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Drug Driving Penalties in Victoria

Drug driving means driving under the influence of a drug or while impaired by drug consumption. In Victoria, it is also against the law to drive with any amount of certain illicit drugs in your system.

That means a test showing that you consumed the drug will have consequences even if the drug does not affect your ability to drive safely. This article will explain the differences between those laws and the applicable penalties.

Driving under the influence

It is a violation of section 49(1)(a) of the Road Safety Act to drive under the influence (DUI) of any drug, whether legal or illegal. You are “under the influence” if you are incapable of having proper control of your motor vehicle. This is the most severe drug driving offence in Victoria and is usually charged when a driver is clearly incapable of safe driving.

A first DUI offence can be punished by a fine or a maximum sentence of 3 months. The maximum sentence increases to 12 months for a second offence and to 18 months for a third or subsequent offence. Drivers also face an immediate suspension and a court-imposed licence cancellation.

Driving while impaired

It is a violation of section 49(1)(ba) of the Road Safety Act to drive if you are impaired by the consumption of any drug. Impairment is usually demonstrated by your inability to perform field tests for balance and attention. You may have a defence to the charge if:

  • the drug was prescribed to you and you did not exceed the prescribed dosage, or the drug is a legal nonprescription drug, and
  • you had no way to know that the drug would impair your ability to drive safely.

A first offence of drug impaired driving is punishable by a fine. A second offence is punishable by a fine or a maximum sentence of 12 months. The maximum sentence increases to 18 months for a third or subsequent offence. Drivers also face an immediate suspension and a court-imposed licence cancellation.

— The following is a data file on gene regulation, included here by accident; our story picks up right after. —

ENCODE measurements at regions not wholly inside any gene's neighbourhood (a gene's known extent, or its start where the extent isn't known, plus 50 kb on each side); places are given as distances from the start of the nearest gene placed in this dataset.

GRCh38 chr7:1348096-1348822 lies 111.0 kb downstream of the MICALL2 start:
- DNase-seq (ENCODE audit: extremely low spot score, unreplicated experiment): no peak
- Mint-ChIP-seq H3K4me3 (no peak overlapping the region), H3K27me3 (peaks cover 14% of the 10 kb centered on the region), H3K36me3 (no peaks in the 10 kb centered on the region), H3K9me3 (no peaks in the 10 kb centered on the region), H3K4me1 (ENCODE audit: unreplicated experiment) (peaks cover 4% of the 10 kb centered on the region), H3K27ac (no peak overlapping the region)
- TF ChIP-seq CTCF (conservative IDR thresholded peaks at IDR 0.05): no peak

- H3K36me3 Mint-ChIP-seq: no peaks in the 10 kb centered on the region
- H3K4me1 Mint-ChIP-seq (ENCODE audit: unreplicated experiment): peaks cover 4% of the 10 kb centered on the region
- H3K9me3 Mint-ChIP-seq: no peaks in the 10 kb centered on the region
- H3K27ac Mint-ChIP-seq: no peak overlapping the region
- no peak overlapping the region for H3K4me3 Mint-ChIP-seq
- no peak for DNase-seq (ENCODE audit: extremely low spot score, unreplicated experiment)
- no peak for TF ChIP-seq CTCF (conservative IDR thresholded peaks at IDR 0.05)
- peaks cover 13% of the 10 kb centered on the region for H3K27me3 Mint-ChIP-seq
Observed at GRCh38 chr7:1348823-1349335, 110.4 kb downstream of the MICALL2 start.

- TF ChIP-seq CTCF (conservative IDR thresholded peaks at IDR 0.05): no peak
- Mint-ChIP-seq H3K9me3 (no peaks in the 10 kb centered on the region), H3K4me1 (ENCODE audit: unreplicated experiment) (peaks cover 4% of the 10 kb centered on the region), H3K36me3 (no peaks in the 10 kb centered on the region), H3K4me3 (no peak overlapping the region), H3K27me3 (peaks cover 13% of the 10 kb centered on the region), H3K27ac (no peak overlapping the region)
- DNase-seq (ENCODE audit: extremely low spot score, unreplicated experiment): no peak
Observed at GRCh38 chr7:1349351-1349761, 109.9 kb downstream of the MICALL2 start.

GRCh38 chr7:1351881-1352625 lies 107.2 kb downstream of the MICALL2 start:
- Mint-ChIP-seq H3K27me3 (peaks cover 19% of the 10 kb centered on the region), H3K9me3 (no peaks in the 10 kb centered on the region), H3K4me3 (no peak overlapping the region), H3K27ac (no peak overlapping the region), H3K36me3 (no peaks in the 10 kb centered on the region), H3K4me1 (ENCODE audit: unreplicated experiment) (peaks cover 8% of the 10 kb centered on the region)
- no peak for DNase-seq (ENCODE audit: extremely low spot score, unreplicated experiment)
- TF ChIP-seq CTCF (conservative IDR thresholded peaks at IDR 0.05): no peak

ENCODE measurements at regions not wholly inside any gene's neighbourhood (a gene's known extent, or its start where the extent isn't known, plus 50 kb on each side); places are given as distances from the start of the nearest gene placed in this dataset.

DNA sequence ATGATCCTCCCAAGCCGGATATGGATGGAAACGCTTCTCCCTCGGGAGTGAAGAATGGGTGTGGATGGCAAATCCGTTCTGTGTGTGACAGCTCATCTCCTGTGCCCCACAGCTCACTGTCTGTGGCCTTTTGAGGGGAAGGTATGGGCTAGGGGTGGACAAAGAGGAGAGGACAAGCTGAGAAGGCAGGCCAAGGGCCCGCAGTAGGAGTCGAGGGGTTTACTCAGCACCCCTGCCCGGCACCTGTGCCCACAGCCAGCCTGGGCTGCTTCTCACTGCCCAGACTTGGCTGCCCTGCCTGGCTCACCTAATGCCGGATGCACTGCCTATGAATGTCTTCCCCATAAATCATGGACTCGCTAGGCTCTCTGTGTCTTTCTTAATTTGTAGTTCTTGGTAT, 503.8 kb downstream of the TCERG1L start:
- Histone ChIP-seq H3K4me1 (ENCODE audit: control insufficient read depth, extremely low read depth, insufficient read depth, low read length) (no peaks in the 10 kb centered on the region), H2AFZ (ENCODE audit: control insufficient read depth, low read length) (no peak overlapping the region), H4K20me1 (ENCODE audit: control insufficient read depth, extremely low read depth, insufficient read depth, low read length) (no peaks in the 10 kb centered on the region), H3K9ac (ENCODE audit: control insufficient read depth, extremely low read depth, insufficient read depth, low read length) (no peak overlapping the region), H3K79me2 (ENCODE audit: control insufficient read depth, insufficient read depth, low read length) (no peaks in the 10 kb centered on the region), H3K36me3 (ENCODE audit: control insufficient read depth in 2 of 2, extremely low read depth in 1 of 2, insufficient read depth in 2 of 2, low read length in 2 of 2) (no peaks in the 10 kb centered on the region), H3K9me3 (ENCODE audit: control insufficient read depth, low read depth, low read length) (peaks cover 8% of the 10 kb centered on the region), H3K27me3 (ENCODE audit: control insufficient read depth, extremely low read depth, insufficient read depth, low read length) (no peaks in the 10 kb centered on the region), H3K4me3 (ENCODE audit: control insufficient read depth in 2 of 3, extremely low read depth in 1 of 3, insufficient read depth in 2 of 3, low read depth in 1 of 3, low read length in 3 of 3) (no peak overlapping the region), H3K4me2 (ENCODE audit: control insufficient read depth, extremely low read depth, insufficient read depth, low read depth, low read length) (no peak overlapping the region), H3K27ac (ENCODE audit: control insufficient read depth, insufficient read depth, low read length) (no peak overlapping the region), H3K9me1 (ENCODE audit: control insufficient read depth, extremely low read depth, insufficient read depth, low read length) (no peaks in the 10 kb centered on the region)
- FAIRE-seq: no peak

Driving with illicit drugs in blood or fluids

It is a violation of section 49(1)(bb) of the Road Safety Act to drive with any amount of cannabis (marijuana), MDMA (Ecstasy), or methamphetamine in your blood or bodily fluids (saliva). It does not matter whether the drug impaired your ability to drive.

The police can ask you to provide a saliva sample to test for the presence of those drugs. Refusing the test is an offence that is punishable by a fine and licence suspension or cancellation. A first offence for refusing a saliva test will result in a traffic infringement notice. Subsequent offences require a court appearance to address the charges.

If you fail the saliva test, you will probably be asked to submit to a blood test. Harsher penalties, including the possibility of imprisonment for a second or subsequent offence, apply if you refuse that test. It usually makes sense to take the blood test since the offence of driving with illicit drugs in your blood is only punishable by a fine and licence cancellation, not by imprisonment.

Disclaimer : This article is just a summary of the subject matter being discussed and should not be regarded as a comprehensive legal advice for you to defend yourself alone. If you are charged with criminal offences, it is recommended that you seek legal assistance from criminal lawyers.

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